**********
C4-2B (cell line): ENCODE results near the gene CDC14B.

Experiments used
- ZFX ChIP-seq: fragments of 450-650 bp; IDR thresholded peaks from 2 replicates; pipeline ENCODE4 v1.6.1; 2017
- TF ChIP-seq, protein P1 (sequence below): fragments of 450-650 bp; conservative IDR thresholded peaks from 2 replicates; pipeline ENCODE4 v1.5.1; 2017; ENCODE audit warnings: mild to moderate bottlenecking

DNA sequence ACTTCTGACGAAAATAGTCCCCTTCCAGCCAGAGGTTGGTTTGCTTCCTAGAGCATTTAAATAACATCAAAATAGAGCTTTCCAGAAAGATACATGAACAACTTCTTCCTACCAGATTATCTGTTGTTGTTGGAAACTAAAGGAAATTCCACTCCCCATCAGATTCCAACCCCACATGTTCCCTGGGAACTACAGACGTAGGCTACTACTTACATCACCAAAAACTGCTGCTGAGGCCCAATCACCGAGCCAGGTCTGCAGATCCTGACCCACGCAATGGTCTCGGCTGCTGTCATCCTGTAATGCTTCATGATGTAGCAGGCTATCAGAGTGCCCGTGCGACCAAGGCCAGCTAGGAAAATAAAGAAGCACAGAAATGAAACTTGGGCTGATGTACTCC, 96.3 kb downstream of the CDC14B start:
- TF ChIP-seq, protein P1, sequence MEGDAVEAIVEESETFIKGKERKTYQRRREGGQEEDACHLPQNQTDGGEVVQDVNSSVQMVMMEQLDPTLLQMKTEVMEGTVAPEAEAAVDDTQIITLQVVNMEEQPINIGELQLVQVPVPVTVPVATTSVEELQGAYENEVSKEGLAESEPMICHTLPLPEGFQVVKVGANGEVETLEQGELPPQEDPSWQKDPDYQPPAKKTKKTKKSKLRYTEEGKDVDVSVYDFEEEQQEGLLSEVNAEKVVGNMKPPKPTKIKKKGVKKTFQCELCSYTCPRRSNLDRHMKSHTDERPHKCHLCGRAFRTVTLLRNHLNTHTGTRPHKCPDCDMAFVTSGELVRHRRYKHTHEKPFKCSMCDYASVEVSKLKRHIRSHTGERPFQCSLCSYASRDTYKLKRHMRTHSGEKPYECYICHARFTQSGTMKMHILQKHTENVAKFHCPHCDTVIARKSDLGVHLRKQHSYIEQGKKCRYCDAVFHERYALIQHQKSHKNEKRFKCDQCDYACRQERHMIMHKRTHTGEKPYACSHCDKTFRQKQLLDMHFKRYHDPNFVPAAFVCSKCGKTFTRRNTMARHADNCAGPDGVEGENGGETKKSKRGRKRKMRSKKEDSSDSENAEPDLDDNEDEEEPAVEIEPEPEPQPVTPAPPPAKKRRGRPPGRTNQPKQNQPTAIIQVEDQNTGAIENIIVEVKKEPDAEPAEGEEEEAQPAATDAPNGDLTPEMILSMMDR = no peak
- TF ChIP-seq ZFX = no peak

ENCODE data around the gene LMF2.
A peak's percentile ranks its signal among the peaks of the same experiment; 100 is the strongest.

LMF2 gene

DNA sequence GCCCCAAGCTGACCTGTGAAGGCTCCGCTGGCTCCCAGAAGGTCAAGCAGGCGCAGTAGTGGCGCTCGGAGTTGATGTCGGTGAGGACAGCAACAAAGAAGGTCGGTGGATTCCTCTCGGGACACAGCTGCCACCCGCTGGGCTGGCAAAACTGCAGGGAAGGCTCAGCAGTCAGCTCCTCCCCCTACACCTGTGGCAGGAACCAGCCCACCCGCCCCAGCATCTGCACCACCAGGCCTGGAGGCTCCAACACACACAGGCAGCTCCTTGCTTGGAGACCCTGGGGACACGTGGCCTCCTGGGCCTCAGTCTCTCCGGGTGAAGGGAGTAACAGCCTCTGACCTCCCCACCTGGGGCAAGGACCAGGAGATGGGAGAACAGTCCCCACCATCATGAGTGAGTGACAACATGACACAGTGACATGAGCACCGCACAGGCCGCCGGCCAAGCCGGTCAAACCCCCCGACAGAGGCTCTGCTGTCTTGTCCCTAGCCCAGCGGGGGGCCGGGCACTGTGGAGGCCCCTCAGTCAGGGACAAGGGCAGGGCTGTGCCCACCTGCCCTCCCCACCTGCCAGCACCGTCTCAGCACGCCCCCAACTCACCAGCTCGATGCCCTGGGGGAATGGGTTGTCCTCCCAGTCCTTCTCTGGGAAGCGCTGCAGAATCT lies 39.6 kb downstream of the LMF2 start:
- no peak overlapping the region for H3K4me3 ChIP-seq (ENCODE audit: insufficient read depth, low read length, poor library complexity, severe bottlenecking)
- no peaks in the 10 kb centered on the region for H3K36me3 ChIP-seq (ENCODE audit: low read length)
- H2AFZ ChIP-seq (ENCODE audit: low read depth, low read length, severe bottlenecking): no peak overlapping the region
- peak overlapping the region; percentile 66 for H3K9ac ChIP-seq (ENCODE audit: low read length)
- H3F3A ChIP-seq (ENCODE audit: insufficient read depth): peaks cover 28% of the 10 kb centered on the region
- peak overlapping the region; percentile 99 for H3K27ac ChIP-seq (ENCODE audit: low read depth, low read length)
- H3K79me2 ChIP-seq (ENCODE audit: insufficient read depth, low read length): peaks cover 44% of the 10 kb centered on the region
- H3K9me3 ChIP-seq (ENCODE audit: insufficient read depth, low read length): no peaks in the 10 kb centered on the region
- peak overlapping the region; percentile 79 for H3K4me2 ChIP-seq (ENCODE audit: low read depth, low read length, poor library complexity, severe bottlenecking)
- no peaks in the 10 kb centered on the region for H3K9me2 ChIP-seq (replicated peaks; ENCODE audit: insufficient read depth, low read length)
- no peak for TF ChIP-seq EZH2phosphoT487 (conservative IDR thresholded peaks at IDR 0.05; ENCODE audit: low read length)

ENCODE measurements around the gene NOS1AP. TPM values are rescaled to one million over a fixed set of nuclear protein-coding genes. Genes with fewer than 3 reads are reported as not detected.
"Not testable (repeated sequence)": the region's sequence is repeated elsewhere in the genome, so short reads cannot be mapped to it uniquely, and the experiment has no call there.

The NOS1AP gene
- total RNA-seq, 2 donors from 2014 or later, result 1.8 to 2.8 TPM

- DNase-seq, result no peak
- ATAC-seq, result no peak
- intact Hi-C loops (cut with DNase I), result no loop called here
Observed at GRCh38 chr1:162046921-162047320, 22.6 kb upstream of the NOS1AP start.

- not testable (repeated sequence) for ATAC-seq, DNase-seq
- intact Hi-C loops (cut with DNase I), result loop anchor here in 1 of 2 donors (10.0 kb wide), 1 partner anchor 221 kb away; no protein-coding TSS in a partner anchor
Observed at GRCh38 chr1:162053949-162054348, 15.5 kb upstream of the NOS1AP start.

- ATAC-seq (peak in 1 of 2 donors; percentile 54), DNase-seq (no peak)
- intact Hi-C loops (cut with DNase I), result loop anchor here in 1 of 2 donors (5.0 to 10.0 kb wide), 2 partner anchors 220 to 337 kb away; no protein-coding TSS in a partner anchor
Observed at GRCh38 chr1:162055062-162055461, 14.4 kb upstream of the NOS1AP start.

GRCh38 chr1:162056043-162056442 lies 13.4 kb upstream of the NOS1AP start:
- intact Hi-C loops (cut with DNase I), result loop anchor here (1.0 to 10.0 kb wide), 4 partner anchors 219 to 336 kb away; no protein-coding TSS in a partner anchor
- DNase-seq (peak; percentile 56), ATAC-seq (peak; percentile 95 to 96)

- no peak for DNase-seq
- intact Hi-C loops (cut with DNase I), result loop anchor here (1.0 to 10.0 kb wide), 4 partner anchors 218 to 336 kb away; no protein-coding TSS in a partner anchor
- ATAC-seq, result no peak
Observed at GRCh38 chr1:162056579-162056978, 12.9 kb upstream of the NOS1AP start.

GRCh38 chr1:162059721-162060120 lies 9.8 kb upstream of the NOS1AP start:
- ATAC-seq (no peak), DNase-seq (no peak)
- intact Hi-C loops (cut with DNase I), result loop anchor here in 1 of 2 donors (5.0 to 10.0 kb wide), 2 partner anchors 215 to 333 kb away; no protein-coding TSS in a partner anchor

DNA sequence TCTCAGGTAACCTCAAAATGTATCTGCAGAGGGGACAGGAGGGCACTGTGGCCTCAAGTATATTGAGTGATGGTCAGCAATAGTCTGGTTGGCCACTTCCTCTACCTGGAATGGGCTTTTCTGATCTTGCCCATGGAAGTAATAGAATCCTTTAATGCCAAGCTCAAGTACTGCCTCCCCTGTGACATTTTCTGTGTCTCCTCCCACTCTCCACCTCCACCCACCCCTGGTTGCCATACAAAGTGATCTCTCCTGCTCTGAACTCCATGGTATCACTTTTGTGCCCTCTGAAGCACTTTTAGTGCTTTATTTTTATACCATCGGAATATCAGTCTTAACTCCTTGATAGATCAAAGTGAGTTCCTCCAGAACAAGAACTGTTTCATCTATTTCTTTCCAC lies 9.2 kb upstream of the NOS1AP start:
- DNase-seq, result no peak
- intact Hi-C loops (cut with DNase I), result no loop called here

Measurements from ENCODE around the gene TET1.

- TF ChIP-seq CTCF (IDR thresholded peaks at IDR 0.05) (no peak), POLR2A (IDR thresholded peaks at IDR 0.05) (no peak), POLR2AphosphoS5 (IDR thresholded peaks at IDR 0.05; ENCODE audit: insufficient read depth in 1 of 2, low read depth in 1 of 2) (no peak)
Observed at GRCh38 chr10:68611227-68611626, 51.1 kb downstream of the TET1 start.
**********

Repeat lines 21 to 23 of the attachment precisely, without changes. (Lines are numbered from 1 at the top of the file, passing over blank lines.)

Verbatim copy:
- no peaks in the 10 kb centered on the region for H3K9me2 ChIP-seq (replicated peaks; ENCODE audit: insufficient read depth, low read length)
- no peak for TF ChIP-seq EZH2phosphoT487 (conservative IDR thresholded peaks at IDR 0.05; ENCODE audit: low read length)

ENCODE measurements around the gene NOS1AP. TPM values are rescaled to one million over a fixed set of nuclear protein-coding genes. Genes with fewer than 3 reads are reported as not detected.